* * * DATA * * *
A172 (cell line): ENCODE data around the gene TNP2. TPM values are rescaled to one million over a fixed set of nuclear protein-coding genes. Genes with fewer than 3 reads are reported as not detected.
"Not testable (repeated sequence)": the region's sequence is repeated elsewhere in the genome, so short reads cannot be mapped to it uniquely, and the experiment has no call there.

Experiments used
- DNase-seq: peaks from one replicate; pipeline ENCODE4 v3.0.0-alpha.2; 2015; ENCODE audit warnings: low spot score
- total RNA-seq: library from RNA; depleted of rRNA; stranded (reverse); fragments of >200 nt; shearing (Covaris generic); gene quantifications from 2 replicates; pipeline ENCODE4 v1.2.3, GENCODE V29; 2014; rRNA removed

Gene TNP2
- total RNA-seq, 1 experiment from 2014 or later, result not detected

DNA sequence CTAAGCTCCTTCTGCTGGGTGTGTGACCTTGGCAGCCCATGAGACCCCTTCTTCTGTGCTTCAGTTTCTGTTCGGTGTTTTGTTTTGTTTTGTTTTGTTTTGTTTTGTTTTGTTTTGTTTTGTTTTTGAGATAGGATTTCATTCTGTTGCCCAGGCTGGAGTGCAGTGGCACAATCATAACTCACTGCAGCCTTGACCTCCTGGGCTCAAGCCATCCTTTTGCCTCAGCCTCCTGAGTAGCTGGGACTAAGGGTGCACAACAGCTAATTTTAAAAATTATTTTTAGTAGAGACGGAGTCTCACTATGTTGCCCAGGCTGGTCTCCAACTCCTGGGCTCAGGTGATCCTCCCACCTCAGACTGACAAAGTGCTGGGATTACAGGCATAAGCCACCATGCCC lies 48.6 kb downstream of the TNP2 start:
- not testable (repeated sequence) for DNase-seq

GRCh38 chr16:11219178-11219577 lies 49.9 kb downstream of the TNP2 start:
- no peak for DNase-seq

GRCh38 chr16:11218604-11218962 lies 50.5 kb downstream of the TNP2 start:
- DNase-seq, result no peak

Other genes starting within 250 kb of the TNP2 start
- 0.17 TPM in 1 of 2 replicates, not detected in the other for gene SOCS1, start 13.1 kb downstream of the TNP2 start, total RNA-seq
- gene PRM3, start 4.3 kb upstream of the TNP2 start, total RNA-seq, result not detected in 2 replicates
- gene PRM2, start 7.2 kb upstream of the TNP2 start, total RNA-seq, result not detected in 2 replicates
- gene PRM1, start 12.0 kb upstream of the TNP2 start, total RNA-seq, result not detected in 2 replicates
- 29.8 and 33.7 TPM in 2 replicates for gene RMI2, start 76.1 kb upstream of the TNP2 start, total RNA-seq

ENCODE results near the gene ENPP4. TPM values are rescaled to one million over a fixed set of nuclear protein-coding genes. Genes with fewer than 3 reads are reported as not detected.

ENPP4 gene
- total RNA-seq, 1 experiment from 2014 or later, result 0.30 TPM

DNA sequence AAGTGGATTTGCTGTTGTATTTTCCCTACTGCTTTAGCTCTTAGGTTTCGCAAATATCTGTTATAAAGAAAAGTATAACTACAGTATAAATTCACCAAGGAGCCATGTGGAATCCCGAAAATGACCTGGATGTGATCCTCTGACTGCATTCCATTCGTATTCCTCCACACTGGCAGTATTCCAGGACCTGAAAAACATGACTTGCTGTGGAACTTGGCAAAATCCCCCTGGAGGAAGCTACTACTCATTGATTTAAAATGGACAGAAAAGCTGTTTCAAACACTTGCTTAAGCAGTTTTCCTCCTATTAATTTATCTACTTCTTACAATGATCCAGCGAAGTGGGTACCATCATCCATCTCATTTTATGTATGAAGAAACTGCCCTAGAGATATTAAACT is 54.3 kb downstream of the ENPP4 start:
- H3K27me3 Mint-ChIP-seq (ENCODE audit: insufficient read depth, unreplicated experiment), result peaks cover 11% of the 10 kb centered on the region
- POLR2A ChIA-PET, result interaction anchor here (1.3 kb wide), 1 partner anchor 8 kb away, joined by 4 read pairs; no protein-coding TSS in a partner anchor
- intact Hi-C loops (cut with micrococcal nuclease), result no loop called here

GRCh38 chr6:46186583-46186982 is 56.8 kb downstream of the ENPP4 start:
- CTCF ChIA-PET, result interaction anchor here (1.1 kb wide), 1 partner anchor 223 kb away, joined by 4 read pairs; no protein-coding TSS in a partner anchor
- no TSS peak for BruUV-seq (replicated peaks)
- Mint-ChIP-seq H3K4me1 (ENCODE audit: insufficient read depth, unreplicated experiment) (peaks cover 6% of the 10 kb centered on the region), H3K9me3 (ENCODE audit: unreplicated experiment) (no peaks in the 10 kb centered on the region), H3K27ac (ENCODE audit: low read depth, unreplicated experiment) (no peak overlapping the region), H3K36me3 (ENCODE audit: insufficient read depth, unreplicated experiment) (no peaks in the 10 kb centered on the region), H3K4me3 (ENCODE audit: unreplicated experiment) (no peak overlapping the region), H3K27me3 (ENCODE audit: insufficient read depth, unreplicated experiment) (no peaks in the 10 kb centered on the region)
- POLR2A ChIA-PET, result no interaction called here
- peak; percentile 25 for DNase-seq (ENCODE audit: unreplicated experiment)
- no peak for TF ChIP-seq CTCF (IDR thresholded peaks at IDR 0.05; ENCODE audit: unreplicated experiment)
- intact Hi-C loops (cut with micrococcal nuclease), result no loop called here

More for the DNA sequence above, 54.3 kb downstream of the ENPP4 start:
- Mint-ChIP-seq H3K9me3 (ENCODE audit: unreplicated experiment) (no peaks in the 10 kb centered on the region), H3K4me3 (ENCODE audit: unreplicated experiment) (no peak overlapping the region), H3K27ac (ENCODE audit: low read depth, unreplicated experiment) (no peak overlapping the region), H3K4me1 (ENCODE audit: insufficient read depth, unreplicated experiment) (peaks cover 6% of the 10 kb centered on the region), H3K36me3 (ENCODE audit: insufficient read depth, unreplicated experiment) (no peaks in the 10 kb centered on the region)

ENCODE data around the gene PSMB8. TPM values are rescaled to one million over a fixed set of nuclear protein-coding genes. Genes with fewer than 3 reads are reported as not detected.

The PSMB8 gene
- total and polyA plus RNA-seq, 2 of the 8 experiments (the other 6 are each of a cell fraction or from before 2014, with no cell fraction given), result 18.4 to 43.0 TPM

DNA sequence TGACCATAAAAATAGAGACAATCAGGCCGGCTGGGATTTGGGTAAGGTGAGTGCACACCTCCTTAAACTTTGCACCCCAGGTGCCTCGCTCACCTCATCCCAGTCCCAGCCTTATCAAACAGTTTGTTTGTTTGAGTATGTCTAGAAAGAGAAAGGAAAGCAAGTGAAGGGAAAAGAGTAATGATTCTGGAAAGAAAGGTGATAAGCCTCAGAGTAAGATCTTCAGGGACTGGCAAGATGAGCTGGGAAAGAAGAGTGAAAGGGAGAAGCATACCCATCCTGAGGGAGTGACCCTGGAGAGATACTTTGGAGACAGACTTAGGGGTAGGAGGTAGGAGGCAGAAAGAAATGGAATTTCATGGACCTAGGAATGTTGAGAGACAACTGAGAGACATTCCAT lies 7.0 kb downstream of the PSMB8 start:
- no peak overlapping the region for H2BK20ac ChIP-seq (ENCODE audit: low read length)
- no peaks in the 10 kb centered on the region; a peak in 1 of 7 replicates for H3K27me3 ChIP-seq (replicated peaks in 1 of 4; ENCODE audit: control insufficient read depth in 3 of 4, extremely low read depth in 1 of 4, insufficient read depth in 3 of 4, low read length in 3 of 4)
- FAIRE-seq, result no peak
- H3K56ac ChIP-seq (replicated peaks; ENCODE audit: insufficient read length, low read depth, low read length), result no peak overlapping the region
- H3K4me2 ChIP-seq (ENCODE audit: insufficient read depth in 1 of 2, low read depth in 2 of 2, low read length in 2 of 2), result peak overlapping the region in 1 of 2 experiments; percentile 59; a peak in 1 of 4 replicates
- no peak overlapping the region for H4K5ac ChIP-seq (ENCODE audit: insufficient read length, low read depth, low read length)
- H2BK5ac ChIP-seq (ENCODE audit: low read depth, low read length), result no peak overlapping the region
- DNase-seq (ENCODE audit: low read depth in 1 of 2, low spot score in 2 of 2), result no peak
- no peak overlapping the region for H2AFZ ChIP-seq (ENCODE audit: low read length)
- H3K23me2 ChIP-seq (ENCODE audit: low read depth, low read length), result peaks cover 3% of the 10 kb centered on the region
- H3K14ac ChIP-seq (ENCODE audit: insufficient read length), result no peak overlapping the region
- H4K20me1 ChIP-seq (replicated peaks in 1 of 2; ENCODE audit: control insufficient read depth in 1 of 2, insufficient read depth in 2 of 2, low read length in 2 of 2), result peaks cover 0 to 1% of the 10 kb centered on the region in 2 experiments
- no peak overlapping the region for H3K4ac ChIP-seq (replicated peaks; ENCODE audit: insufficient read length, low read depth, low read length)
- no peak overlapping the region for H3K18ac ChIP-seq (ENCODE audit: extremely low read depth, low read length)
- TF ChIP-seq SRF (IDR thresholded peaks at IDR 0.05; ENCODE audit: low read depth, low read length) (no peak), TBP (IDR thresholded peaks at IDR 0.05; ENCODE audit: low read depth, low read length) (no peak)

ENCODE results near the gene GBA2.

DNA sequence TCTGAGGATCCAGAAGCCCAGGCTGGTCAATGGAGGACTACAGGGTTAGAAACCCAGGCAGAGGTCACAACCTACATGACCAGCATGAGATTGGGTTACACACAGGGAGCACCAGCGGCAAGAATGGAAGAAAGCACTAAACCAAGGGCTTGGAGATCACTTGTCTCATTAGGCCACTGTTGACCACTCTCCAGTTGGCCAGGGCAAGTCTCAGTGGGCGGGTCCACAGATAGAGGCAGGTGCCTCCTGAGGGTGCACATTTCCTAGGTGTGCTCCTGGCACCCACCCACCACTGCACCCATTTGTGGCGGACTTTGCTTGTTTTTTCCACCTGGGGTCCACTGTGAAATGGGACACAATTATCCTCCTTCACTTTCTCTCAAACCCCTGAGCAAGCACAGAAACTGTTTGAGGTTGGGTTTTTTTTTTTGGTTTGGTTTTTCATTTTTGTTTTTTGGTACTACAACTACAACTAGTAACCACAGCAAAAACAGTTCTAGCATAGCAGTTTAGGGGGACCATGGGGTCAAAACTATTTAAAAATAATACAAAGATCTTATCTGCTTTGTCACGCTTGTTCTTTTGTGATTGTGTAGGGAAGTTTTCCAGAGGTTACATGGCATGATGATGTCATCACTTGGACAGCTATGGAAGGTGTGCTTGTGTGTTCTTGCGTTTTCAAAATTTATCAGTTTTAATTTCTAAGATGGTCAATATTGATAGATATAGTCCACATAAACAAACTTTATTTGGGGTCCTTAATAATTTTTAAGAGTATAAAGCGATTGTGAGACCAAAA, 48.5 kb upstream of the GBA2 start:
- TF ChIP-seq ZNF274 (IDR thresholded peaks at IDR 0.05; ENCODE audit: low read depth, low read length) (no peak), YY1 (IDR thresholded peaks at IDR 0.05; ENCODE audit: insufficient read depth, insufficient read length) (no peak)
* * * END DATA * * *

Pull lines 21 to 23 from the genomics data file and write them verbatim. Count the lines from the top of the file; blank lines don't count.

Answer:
ENPP4 gene
- total RNA-seq, 1 experiment from 2014 or later, result 0.30 TPM

DNA sequence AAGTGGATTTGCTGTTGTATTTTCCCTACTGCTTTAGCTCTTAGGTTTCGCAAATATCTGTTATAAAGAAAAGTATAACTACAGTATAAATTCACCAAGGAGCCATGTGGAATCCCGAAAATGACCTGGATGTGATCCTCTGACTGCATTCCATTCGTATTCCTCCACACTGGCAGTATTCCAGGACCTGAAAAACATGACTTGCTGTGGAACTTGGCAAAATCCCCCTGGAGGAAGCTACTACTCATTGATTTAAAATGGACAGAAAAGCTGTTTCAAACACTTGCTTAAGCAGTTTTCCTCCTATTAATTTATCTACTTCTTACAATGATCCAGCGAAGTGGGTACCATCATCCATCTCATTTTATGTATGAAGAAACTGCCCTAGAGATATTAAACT is 54.3 kb downstream of the ENPP4 start: